hair band or oral surgeons?

I finally had my follow up appointment with the oral medicine department at one of the BATHs Friday.  This was the first time I was symptomatic when I had time off.  I’m glad I waited.  Punch biopsy of palate = a little painful.  I didn’t see the doc I’d seen in January, she’s on leave right now.  I got one of the other attendings, a decent seeming guy, very tall and with long hair.  And his senior resident, also very tall and with long hair.  And a dude they introduced as a “resident” but who I suspect is a fresh out of med school intern.  He did not have long hair – maybe you don’t get to grow it until year two.  My husband stayed in the room, and said at one point when senior resident and attending were bent over looking at my palate, all he could see was a curtain of hair.  LOL.

And so it’s off, the biopsy.  I asked about whether a metal allergy to the components of my amalgam fillings could be responsible for the mouth symptoms.  Well, maybe but we’d expect to see more redness closer to them.  We’ll see.  I asked if they would be able to see evidence of that in the specimen and the answer is yes, so that’s good.

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2 Comments

  1. BA HAAAA!

    but seriously, that is just nasty. It wasn’t tied back? How unsanitary!

    Why are you having the biopsy? Sorry if I forget

    Reply
    • The biopsy is because I have this recurring mouth thing – palate and tongue get red and swollen, the palate gets ulcerations on it, the tongue just gets sore, hot, and smooth. And there are often blisters along the cheek and gum line of my molars. This flares up pretty often and it is painful. It makes me not want to eat.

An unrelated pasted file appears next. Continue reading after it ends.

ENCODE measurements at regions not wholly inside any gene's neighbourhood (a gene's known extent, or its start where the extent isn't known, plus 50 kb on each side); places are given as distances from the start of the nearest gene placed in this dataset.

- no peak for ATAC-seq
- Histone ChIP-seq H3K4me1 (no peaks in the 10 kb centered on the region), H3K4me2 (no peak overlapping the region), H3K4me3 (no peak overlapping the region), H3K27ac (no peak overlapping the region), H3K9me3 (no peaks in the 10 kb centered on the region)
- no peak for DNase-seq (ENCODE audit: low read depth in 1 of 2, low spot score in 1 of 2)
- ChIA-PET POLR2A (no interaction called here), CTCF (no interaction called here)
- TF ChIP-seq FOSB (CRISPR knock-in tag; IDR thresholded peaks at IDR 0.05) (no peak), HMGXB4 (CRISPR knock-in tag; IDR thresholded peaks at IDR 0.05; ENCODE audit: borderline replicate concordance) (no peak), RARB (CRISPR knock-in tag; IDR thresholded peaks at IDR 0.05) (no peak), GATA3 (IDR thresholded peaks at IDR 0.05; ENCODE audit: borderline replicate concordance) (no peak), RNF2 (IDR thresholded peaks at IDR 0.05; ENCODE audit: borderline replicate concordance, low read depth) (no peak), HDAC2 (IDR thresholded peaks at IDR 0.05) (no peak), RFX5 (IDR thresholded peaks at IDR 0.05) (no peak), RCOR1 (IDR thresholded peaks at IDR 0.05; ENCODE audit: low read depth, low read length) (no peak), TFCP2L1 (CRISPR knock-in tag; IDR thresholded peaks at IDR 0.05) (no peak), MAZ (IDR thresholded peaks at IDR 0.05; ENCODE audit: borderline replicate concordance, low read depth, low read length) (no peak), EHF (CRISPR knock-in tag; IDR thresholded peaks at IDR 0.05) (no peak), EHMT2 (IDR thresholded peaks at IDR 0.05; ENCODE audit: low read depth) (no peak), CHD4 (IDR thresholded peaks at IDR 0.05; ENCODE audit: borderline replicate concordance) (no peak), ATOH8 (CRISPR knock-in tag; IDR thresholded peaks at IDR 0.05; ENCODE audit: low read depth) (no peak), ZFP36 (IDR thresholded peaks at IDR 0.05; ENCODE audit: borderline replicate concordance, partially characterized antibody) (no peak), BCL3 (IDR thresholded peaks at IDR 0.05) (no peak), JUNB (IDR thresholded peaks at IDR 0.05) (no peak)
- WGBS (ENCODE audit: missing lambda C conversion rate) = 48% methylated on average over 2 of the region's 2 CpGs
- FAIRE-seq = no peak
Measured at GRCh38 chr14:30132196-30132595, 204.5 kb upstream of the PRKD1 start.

What will the biopsy show?
      – Evidence of allergic reaction, if it’s bad enough, but this is non-specific.
      – Candidasis. Dr. Bee Gee thinks it’s erythematous candidasis and even gave me a script for fluconazole. If it candida, it’s rather resistant since it’s been treated with several full courses of clotrimazole troches and fluconazole. (Also, if it is candida, it does raise the question of why someone with a supposedly intact, normal immune system has chronic candida overgrowth).
      – Cell changes that go with cancer, or precancerous lesions.
      – I’m sure that one could see evidence of malnutrition/vitamin deficiencies and/or autoimmune stuff but again, I think at least the vitamin deficiency is likely to be non-specific.

      There’s a preview available of a textbook, page 178 is where the soft tissue chapter starts. Interesting reading, gross pictures (but my mother already desensitized me to that with her nasty books from nursing school). http://www.scribd.com/doc/39815107/Essentials-of-Oral-Pathology-and-Oral-Medicine

      Reply

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